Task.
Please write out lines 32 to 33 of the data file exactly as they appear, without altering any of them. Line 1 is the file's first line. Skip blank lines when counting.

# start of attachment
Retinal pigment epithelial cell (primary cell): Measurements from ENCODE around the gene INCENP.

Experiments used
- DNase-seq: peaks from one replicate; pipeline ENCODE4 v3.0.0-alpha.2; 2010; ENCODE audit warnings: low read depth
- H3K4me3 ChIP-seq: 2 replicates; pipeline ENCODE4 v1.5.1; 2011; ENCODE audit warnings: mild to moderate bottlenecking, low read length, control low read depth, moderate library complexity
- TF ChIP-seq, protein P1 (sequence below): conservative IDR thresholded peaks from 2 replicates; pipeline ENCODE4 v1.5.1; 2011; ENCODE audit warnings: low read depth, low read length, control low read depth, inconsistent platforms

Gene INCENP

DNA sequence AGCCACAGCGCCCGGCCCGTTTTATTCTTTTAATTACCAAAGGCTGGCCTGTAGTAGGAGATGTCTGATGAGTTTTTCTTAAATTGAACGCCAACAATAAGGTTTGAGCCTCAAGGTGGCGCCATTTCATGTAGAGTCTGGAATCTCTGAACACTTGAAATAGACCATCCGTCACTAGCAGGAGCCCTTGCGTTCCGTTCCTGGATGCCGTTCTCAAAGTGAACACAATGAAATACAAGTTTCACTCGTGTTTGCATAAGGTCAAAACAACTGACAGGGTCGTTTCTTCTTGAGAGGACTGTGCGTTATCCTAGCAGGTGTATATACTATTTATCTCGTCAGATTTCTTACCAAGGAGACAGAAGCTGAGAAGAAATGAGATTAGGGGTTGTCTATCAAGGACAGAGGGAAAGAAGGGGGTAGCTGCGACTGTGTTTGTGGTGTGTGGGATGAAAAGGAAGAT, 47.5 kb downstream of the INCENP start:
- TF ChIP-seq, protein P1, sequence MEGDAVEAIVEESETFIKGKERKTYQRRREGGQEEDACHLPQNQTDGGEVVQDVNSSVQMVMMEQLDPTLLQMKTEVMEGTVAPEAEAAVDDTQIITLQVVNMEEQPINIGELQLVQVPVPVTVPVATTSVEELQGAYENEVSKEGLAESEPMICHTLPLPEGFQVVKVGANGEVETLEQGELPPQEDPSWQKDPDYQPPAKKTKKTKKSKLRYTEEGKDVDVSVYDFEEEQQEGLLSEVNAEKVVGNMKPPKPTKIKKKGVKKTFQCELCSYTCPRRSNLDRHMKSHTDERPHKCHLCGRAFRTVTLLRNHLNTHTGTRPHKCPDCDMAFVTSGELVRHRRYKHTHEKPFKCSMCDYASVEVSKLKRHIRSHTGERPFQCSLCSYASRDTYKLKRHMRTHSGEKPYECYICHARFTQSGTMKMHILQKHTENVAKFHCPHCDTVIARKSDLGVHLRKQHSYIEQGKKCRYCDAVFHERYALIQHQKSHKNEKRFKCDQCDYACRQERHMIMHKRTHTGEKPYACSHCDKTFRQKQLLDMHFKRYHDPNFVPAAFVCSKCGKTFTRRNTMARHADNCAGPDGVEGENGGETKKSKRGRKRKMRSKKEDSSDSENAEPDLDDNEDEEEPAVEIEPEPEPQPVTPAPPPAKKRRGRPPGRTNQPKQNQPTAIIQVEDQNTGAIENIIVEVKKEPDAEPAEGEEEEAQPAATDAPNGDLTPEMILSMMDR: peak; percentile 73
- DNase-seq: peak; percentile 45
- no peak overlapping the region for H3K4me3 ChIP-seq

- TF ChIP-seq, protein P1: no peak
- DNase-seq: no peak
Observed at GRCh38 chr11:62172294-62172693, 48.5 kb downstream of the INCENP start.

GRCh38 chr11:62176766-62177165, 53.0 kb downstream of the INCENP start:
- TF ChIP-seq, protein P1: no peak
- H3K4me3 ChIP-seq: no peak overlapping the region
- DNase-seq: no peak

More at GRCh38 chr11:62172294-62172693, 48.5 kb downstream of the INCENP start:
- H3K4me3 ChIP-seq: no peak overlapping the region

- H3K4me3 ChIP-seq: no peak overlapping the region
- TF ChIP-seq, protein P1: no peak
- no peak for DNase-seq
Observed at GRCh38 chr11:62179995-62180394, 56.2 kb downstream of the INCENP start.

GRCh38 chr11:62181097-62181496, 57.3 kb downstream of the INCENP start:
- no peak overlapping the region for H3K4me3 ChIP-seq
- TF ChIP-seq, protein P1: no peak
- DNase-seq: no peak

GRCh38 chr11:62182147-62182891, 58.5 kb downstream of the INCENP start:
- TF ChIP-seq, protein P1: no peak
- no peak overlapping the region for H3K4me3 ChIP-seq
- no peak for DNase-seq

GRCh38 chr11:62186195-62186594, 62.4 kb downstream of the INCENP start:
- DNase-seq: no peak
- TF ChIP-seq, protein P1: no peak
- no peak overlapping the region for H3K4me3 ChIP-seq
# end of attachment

GRCh38 chr11:62186195-62186594, 62.4 kb downstream of the INCENP start:
- DNase-seq: no peak